You cannot control the flow of content once it’s out there or pretend like it doesn’t exist because you didn’t release it. Copyright issues aside, you can’t hold on to antiquated notions about “owning” information in the Internet age. Consumers will speed right by you if you’re not giving them the information they want when they want it—and they may never turn back to your official content again.

P.S. My apologies to Lesley Gore for appropriating the title of her hit song:

Marginalizing tech comm with four little words

December 16, 2013 by

“I’m just the writer.”

For your 2014 New Year’s resolution, please stop yourself from verbalizing those words if they pop into your head. I ask this as someone who has both thought and said (doh!) those very words, especially during my early tech writing career.

Many companies are grappling with a common problem in their technical content. The content covers the what but it is light on the why and how. As a result, frustrated customers call support and create a financial double-whammy: a great deal of money is wasted on shallow, unhelpful technical content, and that costly failure is compounded by the additional support costs.

One way to deepen the context in your content is by providing rich, real-world examples that illustrate the why and how. Unfortunately, the only way you can develop those examples is by truly understanding the products you’re documenting.

Does this mean you need to become a product developer? Nope. But you do need to communicate and collaborate with product developers/SMEs more on their level. These days, a lot of SMEs are being asked to contribute content, so it’s not unreasonable for you to contribute your brainpower to a deeper understanding of your employer’s products.

So, next time you feel yourself flailing in a mire of technical detail about the product you’re documenting, take a deep breath and fight the temptation to fall into the trap of “I’m just a writer.” You must be more more than a stenographer and desktop publisher for product developers. Don’t let anyone—particularly yourself—marginalize tech writing in such a manner. If we act (or are merely viewed) as stenographers, there is little value placed on the content we create.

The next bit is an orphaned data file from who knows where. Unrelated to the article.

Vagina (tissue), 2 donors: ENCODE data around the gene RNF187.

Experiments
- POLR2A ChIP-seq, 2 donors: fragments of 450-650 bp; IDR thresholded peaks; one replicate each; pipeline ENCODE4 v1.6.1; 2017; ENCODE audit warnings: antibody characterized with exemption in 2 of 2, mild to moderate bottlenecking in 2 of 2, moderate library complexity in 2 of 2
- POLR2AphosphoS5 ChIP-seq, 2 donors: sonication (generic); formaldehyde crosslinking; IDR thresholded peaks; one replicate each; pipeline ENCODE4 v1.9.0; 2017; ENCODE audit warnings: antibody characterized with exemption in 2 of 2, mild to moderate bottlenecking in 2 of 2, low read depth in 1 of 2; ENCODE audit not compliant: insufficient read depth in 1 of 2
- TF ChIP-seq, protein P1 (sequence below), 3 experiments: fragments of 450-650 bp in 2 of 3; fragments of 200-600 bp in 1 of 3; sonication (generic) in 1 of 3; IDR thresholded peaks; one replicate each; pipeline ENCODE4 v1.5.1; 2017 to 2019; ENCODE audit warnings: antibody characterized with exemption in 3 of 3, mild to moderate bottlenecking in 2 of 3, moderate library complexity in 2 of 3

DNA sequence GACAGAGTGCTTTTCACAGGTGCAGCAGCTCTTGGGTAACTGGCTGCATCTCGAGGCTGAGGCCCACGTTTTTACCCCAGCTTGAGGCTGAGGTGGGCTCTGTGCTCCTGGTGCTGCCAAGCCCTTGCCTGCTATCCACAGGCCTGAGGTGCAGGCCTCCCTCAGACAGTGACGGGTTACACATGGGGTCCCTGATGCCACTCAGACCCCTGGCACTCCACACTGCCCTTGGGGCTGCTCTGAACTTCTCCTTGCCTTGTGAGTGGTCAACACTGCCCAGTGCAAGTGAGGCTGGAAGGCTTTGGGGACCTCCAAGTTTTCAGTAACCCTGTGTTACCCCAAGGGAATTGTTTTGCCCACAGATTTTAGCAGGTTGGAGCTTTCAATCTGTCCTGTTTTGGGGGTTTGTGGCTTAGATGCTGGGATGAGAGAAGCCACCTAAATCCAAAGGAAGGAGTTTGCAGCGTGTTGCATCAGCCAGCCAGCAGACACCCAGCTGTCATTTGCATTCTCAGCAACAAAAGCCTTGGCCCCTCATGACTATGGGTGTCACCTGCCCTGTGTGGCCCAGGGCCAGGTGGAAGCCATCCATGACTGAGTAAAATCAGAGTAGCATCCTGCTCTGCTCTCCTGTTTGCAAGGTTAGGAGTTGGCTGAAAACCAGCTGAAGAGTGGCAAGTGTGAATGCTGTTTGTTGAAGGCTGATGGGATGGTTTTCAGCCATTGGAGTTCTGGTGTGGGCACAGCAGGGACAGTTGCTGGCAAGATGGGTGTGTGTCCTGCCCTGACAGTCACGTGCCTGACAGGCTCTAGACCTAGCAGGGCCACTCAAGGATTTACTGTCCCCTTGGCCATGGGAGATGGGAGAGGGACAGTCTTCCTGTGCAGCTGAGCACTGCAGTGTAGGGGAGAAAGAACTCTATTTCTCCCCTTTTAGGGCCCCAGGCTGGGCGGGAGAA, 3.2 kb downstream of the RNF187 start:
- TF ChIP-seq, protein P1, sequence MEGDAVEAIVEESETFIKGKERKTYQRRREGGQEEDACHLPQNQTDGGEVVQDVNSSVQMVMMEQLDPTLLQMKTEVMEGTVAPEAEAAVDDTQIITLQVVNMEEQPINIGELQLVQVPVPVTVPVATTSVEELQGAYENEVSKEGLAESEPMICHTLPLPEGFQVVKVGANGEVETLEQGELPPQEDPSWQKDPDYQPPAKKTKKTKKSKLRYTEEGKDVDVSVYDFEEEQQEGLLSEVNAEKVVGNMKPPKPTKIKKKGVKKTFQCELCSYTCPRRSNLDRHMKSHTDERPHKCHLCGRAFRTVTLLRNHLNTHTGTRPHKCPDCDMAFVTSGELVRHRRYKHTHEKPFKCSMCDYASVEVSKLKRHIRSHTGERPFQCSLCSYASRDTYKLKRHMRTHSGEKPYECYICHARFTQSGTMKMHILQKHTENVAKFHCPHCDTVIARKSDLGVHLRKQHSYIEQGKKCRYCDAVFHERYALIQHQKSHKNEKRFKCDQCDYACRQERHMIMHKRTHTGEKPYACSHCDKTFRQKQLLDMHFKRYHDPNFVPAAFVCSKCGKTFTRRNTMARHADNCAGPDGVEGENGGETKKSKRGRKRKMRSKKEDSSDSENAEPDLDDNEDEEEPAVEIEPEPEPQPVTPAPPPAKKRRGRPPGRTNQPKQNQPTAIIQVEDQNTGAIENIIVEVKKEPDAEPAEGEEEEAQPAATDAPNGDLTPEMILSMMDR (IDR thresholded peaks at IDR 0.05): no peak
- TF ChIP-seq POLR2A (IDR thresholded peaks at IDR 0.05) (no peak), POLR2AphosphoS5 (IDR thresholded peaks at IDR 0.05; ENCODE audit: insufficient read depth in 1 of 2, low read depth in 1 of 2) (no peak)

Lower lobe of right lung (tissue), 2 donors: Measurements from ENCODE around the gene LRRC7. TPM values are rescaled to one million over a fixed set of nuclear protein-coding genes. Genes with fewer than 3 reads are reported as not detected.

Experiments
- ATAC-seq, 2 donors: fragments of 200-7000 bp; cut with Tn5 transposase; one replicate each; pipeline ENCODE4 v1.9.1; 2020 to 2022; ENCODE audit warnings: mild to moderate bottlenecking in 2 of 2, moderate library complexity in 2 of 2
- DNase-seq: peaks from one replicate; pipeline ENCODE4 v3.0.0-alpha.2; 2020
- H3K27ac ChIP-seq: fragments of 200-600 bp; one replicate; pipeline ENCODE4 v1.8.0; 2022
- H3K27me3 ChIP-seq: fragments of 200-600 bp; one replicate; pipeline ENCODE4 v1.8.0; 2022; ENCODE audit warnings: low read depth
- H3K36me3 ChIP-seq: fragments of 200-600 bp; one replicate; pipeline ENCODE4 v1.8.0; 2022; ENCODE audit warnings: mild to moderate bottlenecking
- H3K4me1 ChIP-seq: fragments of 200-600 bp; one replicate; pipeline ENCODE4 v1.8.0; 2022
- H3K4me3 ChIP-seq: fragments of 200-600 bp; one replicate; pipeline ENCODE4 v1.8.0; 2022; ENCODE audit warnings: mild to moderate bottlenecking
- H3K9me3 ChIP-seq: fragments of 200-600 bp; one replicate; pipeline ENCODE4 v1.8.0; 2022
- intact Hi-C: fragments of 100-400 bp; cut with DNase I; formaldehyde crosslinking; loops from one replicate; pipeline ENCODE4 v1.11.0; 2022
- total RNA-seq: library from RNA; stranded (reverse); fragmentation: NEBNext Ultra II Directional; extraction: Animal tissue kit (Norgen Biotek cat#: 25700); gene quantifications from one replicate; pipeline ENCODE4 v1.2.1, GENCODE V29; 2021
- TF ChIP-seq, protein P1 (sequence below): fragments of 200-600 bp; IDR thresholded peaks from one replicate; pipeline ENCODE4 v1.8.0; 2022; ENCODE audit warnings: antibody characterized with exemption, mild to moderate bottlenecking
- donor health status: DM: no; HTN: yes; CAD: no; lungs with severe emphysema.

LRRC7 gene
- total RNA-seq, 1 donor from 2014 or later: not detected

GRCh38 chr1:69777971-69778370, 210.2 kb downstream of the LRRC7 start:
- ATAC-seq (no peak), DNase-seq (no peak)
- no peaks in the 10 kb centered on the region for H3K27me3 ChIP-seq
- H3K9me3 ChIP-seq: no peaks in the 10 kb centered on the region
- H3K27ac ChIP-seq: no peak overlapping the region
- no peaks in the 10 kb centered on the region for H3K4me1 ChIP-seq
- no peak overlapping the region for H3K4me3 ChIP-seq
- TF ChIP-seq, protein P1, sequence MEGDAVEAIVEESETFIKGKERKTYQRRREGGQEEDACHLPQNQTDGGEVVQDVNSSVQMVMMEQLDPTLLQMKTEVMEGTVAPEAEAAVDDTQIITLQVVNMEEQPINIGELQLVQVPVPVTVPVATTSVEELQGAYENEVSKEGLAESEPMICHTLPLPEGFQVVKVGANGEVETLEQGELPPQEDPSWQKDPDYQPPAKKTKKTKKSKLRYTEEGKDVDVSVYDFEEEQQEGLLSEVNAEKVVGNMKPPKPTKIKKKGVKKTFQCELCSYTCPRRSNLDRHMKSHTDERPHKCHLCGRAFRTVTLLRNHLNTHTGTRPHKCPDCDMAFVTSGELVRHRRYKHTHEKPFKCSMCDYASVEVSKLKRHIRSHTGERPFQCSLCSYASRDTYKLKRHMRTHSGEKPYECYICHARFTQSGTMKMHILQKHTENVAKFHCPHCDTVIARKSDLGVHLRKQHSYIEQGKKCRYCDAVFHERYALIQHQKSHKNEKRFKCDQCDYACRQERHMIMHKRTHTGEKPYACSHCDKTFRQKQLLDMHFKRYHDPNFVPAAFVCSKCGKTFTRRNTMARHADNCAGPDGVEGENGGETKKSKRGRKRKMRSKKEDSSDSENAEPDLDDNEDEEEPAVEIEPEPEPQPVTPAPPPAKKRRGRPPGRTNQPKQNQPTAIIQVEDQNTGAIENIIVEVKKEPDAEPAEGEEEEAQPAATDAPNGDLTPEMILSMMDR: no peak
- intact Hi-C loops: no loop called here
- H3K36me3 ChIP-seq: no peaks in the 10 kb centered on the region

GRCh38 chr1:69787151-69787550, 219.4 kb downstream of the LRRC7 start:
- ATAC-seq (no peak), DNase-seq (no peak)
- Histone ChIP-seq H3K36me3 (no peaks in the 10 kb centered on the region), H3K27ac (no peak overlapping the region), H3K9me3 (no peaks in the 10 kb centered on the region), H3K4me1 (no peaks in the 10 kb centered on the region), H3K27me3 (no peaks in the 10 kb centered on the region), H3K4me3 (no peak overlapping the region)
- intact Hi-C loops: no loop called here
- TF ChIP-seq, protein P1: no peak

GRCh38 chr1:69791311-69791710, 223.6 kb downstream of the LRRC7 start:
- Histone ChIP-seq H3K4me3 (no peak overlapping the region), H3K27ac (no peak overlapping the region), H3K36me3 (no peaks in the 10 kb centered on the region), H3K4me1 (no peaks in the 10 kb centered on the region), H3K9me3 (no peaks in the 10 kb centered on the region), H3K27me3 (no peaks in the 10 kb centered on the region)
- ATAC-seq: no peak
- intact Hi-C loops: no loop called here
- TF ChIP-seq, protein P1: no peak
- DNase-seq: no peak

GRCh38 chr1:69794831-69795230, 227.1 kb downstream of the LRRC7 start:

And that is when tech comm becomes expendable.

Cover from record for practicing stenography. Shows record player, typewriter, and rotary phone.

Stenography in tech comm is as forward-thinking as record players, typewriters, and rotary phones (flickr: epiclectic).

Are you ready to rumble for your content strategy?

November 19, 2013 by

If you can’t handle some rough-and-tumble adversity, you are not ready to manage the implementation of a new content strategy.

Implementing new processes of any kind is rarely a pleasant experience. Even the most meticulous planning won’t eliminate every bump (or enormous sinkhole) in the road. HR consultant Bruce Clarke says:

A normal person sees struggle or failure and averts their eyes. They want neither to be a witness nor part of the cure. They are simply grateful it was someone else.

That means you need to be one of those abnormal managers who is willing to address struggle head-on, even when it is tempting to take the easier route of avoiding difficulty or conflict.

Rock'em Sock'em Robots photo

Flickr: Jeff Sandquist

What’s your biggest adversary in the ring of content strategy implementation? New tools and technology are certainly formidable challengers, especially when you’re just learning about them as you are evaluating them. It’s very easy to get overwhelmed with tools, but you can rely on the advice of a consultant to coach you through the tool rounds of your content strategy fight.

As tough as new technology can be, don’t fall into the trap of thinking that tools are your biggest challenge. People are.

In general, people in professional environments do not like change. They become proficient in the current processes and comfortable with routine. So comfortable, in fact, they often can’t see how the inefficiencies of current processes do not support the greater business goals of the company.